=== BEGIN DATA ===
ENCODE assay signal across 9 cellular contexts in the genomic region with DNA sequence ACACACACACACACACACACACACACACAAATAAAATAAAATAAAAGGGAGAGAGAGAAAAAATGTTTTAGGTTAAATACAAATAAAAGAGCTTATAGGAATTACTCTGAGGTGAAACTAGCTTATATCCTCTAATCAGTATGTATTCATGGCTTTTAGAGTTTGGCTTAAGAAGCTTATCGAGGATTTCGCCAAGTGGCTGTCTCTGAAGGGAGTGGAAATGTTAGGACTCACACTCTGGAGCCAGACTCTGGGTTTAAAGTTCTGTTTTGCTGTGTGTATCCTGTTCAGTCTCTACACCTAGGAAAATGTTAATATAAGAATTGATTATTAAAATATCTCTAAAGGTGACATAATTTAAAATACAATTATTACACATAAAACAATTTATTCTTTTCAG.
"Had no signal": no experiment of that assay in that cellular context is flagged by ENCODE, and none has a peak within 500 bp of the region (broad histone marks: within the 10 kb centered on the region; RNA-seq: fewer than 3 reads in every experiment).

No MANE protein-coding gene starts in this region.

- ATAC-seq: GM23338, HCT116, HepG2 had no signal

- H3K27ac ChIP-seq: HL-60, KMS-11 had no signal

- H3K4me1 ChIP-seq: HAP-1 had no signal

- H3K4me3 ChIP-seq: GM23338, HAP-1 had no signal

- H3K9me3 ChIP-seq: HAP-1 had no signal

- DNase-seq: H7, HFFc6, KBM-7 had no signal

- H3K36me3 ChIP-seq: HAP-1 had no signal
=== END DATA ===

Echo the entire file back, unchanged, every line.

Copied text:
ENCODE assay signal across 9 cellular contexts in the genomic region with DNA sequence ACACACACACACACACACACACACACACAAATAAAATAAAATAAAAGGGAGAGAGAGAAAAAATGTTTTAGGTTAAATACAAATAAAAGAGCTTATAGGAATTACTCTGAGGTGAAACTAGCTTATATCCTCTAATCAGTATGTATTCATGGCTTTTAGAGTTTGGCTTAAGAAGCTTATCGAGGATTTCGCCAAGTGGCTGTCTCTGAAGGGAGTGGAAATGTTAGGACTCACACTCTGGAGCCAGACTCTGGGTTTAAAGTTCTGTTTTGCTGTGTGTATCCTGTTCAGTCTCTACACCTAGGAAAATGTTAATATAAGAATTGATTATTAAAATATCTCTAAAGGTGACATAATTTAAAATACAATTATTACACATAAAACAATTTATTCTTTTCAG.
"Had no signal": no experiment of that assay in that cellular context is flagged by ENCODE, and none has a peak within 500 bp of the region (broad histone marks: within the 10 kb centered on the region; RNA-seq: fewer than 3 reads in every experiment).

No MANE protein-coding gene starts in this region.

- ATAC-seq: GM23338, HCT116, HepG2 had no signal

- H3K27ac ChIP-seq: HL-60, KMS-11 had no signal

- H3K4me1 ChIP-seq: HAP-1 had no signal

- H3K4me3 ChIP-seq: GM23338, HAP-1 had no signal

- H3K9me3 ChIP-seq: HAP-1 had no signal

- DNase-seq: H7, HFFc6, KBM-7 had no signal

- H3K36me3 ChIP-seq: HAP-1 had no signal